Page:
While parent company Time Warner continues to shop for an online computer service, Time Inc. has been quietly developing a service of its own.
Wall Street buzzed this week about a rumored pairing of Time Warner and America Online. That deal may or may not still happen, but when the smoke finally clears, TW’s magazine division will be waiting with its business plan for a new online service.
Single service planned
The unit’s many magazines, its Time-Life holdings, book division and trade publications are banding together through Time Inc.’s multimedia division to establish a single service on which to leverage all of its content. And if Time Inc.’s business model and online service proposal are sound, other TW holdings might join.
Until now, Time Inc.’s individual mags had been free to link up with any of the existing online computer services. Time magazine is nearing the end of a short-term deal with America Online.
The main problem with such deals, however, is that the company providing content must relinquish much control over its own product. Services such as AOL and Prodigy have relatively rigid graphic-user interfaces; different segments and features all have the same basic look to them. Thus entertainment and information companies that sell content to those services are unable to create a distinct visual boilerplate for their wares.
Now, Time Inc. is seeking to shape and own all aspects of its online presence. Curt Viebranz, president of Time Inc. Multimedia, and Walter Isaacson, Time Inc’s new media editor, are spearheading the division’s foray into the online universe.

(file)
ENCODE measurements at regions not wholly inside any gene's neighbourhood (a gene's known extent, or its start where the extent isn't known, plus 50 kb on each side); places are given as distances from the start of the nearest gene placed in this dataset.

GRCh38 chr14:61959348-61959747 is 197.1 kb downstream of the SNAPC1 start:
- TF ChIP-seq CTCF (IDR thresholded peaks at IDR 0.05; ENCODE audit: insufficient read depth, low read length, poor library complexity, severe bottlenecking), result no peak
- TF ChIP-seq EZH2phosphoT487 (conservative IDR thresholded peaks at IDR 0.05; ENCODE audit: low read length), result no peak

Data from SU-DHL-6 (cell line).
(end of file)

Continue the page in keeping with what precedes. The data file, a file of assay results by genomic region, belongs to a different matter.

Isaacson says the two are examining options that will give Time “more control over the look, the feel, the content and the revenue of all our content online.”
Over the next two months, Isaacson and Viebranz will be examining the possible incarnations a Time Inc. service could take, as well as what delivery or access deals could be structured with existing services.
One option being considered has Time creating a stand-alone computer service which users would enter via gateways provided by existing online networks.
While Time Inc.’s online mandate doesn’t extend beyond its unit’s magazines and multimedia products, other divisions of TW, such as the Warner Music Group or D.C. Comics, could eventually add their content to the service.